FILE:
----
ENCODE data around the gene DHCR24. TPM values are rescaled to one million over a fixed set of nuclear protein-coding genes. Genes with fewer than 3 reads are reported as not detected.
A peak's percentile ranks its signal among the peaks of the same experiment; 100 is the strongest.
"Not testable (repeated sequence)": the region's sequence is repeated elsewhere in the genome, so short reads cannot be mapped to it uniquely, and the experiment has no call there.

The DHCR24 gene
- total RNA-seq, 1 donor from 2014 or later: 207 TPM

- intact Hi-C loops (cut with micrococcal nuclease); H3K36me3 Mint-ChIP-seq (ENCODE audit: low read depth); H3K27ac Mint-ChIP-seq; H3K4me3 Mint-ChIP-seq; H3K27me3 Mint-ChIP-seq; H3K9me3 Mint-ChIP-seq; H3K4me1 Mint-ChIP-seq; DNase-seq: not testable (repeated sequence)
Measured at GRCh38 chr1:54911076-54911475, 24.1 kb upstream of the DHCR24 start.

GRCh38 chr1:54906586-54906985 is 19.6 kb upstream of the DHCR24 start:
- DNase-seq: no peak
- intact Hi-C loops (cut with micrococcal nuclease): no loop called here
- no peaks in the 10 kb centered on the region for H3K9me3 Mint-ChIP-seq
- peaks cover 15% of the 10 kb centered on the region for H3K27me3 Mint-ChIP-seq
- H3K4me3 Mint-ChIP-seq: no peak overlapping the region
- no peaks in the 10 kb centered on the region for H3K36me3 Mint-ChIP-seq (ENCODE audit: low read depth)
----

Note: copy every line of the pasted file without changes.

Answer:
ENCODE data around the gene DHCR24. TPM values are rescaled to one million over a fixed set of nuclear protein-coding genes. Genes with fewer than 3 reads are reported as not detected.
A peak's percentile ranks its signal among the peaks of the same experiment; 100 is the strongest.
"Not testable (repeated sequence)": the region's sequence is repeated elsewhere in the genome, so short reads cannot be mapped to it uniquely, and the experiment has no call there.

The DHCR24 gene
- total RNA-seq, 1 donor from 2014 or later: 207 TPM

- intact Hi-C loops (cut with micrococcal nuclease); H3K36me3 Mint-ChIP-seq (ENCODE audit: low read depth); H3K27ac Mint-ChIP-seq; H3K4me3 Mint-ChIP-seq; H3K27me3 Mint-ChIP-seq; H3K9me3 Mint-ChIP-seq; H3K4me1 Mint-ChIP-seq; DNase-seq: not testable (repeated sequence)
Measured at GRCh38 chr1:54911076-54911475, 24.1 kb upstream of the DHCR24 start.

GRCh38 chr1:54906586-54906985 is 19.6 kb upstream of the DHCR24 start:
- DNase-seq: no peak
- intact Hi-C loops (cut with micrococcal nuclease): no loop called here
- no peaks in the 10 kb centered on the region for H3K9me3 Mint-ChIP-seq
- peaks cover 15% of the 10 kb centered on the region for H3K27me3 Mint-ChIP-seq
- H3K4me3 Mint-ChIP-seq: no peak overlapping the region
- no peaks in the 10 kb centered on the region for H3K36me3 Mint-ChIP-seq (ENCODE audit: low read depth)